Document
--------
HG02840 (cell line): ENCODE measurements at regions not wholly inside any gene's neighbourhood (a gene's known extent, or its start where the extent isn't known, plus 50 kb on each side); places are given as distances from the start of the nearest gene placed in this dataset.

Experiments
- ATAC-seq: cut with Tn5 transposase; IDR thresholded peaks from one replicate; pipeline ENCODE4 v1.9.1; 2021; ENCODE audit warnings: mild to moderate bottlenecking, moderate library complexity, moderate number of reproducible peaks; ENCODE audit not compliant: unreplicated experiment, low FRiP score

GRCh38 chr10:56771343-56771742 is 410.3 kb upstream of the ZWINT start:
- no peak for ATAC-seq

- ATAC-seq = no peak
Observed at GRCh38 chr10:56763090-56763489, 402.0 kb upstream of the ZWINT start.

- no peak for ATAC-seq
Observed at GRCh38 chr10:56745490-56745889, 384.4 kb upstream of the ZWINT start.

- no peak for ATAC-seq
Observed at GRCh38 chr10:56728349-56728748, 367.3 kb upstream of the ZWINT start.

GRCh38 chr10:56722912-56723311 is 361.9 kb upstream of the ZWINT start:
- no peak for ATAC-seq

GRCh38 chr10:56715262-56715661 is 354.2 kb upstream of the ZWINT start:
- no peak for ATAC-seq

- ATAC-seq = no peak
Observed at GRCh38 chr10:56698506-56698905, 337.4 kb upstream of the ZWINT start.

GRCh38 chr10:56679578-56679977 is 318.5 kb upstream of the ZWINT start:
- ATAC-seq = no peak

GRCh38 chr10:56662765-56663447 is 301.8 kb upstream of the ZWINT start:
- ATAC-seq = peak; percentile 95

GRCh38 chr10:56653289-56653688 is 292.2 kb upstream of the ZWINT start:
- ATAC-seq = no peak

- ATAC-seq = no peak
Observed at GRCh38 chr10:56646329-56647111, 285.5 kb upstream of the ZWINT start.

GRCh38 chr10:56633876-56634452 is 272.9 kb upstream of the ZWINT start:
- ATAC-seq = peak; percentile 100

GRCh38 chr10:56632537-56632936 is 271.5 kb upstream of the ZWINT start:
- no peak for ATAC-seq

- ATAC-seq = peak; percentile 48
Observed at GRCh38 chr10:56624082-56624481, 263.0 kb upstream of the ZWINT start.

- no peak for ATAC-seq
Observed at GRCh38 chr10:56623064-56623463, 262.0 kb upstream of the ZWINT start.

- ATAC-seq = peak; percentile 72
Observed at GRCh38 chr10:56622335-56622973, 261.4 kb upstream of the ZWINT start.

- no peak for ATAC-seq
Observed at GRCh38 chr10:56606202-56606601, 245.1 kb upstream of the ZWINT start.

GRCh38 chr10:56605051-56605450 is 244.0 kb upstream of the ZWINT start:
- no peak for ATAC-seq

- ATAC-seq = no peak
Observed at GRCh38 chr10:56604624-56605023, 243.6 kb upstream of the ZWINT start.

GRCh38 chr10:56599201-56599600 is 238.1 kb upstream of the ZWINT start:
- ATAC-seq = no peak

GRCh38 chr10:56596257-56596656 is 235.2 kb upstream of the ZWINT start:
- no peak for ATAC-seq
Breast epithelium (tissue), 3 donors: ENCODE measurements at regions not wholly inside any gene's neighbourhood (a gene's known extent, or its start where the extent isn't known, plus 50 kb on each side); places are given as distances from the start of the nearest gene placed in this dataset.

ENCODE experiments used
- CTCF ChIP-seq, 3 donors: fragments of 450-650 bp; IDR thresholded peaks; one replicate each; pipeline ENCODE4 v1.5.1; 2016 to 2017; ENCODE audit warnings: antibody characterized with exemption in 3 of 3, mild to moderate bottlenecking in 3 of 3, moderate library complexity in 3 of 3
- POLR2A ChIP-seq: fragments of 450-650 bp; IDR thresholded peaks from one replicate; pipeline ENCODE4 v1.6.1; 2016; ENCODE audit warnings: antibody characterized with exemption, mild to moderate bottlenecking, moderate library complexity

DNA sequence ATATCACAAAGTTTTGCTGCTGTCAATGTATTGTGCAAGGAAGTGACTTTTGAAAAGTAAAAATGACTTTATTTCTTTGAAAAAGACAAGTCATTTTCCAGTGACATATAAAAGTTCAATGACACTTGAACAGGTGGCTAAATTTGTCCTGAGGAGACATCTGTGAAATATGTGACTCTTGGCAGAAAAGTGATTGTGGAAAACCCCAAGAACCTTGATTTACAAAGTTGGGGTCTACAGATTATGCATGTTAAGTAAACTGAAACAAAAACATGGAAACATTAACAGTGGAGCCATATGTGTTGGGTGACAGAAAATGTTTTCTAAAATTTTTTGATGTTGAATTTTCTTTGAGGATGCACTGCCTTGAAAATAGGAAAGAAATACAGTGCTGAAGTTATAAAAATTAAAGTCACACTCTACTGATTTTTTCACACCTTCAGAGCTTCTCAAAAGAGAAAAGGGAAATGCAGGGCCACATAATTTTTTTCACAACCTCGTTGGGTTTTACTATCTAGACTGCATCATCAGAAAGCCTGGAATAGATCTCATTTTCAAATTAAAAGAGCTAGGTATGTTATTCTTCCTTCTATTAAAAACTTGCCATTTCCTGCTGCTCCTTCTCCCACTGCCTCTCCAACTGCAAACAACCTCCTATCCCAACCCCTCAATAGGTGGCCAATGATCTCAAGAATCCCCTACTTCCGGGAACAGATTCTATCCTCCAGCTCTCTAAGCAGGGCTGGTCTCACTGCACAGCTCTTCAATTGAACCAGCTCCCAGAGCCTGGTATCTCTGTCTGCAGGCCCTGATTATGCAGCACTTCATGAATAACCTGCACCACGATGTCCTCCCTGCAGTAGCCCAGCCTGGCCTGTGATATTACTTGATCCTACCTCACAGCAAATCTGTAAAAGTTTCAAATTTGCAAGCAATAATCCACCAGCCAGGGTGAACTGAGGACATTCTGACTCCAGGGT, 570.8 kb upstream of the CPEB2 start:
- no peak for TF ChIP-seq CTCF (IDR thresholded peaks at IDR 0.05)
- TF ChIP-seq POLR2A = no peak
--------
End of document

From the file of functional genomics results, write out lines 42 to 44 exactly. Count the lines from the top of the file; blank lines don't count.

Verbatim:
GRCh38 chr10:56599201-56599600 is 238.1 kb upstream of the ZWINT start:
- ATAC-seq = no peak

GRCh38 chr10:56596257-56596656 is 235.2 kb upstream of the ZWINT start: